The Bank of England is expected to put the base rate up at least once this year, bringing with it the possibility of higher interest rates for mortgage holders.
According to mortgage broker Private Finance, a 10-year fixed rate mortgage taken out in May would have cost just 1.04% more than a two-year fixed rate. With the difference between short fixed terms and longer terms being the smallest in a decade, borrowers are considering whether long-term certainty for a fraction more is worth it.
Traditionally, UK borrowers have opted for two or three-year terms, buoyed along by the changing market place and the need for flexibility to switch deals regularly and save money. However, in the current market place where further base rate rises are a possibility, many buyers are looking at longer-term options. While 10-year mortgages were a rarity between 2009 and 2014, according to moneyfacts.co.uk there are now 114 products available.
Mainstream banks such as TSB and Barclays and building societies such as the Coventry and the Nationwide all offer decade-long fixed rates, as customers have wanted to take advantage of the low-rate environment and secure long-term certainty.
Virgin launches seven and 10-year fixed mortgages
Most recently, Virgin Money has launched a range of seven- and 10-year fixed rate residential mortgages in the past month, offering a seven-year fixed mortgage at 65% loan to value (LTV) at 2.37% and a 10-year fixed mortgage at 90% LTV at 3.25%, both with a £995 product fee.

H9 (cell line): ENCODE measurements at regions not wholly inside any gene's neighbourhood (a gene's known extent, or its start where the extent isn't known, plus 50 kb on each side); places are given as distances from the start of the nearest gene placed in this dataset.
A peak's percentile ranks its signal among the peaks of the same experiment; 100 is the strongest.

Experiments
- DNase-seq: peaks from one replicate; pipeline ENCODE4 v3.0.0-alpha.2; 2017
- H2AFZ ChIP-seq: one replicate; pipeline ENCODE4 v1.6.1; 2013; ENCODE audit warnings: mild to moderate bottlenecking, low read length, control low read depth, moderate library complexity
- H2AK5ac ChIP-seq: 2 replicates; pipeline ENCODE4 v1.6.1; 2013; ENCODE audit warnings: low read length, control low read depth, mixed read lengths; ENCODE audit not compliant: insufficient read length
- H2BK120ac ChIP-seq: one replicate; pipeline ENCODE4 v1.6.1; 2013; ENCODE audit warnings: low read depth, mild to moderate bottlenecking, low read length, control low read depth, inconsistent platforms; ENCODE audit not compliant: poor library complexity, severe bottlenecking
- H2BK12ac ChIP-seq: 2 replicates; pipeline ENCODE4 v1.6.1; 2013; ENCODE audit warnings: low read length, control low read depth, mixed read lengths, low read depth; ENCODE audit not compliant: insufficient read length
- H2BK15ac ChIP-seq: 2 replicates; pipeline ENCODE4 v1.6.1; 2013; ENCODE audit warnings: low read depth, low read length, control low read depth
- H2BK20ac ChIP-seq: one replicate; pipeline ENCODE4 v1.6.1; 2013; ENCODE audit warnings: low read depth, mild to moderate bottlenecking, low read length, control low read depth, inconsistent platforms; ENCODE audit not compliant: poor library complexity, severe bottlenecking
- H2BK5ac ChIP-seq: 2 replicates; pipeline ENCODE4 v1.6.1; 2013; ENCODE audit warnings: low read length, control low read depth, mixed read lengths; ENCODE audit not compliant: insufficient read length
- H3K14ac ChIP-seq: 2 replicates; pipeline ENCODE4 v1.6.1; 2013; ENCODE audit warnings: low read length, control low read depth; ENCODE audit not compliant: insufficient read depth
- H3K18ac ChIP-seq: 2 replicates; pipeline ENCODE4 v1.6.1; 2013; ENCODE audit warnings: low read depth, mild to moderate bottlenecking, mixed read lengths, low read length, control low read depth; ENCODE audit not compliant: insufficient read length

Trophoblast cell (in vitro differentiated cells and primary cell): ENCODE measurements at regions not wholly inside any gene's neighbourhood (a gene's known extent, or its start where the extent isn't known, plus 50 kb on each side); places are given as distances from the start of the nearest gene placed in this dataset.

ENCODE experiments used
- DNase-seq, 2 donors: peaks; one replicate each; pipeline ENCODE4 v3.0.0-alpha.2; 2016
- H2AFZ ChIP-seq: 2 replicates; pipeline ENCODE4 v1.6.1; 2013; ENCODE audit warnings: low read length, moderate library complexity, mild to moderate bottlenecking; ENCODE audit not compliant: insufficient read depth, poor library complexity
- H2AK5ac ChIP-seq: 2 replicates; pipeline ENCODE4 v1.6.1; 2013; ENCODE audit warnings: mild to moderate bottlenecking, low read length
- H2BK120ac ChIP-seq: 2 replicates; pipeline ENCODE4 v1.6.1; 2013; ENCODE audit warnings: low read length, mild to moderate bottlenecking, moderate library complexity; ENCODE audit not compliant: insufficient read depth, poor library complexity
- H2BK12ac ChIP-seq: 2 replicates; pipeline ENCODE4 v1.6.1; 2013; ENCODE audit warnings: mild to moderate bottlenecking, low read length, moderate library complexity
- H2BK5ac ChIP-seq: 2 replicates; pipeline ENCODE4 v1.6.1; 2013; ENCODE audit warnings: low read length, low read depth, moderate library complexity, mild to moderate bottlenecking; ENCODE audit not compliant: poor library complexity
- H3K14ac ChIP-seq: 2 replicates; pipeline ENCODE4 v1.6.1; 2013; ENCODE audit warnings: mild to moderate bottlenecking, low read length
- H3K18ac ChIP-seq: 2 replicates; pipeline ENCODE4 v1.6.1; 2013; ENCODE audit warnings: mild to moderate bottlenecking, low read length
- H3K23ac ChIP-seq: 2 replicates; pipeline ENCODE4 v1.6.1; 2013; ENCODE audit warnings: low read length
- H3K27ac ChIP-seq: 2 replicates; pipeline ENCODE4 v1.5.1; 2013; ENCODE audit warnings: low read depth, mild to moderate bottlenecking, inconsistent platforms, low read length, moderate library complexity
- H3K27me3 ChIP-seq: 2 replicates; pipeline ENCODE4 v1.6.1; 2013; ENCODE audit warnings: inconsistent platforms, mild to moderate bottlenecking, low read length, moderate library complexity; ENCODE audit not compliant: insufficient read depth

Director of mortgages at Virgin Money, Andrew Assam, said: “We’re delighted to launch our new long-term fixed-rate mortgages. We have seen an increased appetite from customers wanting the opportunity to future-proof their mortgage repayments.
“With interest rates still relatively low, we’re offering homeowners the peace of mind of low mortgage payments for the next seven to 10 years.”
Lower rate two-year fixes could cost more over a decade
The rising costs of shorter-term deals mean that there is a narrowing price gap between 10- and two-year fixed rates, with the difference in monthly repayments cut by 27%. This could mean that over 10 years, choosing a lower two-year rate could cost borrowers more than the longer-term mortgage. Modest base rate rises coupled with remortgaging costs over the course of 10 years could easily absorb any savings made by opting for two-year lower rate fixes.
Shaun Church, director of Private Finance, said: “The UK mortgage market has tended to favour a short-term fix, but longer-term options are looking increasingly attractive in anticipation of the Bank of England following through with incremental rises to the base rate. Locking in for a decade can give borrowers immunity from further rate rises hitting their monthly repayments and allow them to benefit from today’s low pricing for up to a decade.”
For those that are considering selling, moving or remortgaging during the next decade, the early repayment fees might make a long-term rate less appealing, but for those staying put and wanting a long-term financial strategy, a 10-year fixed rate is the perfect product.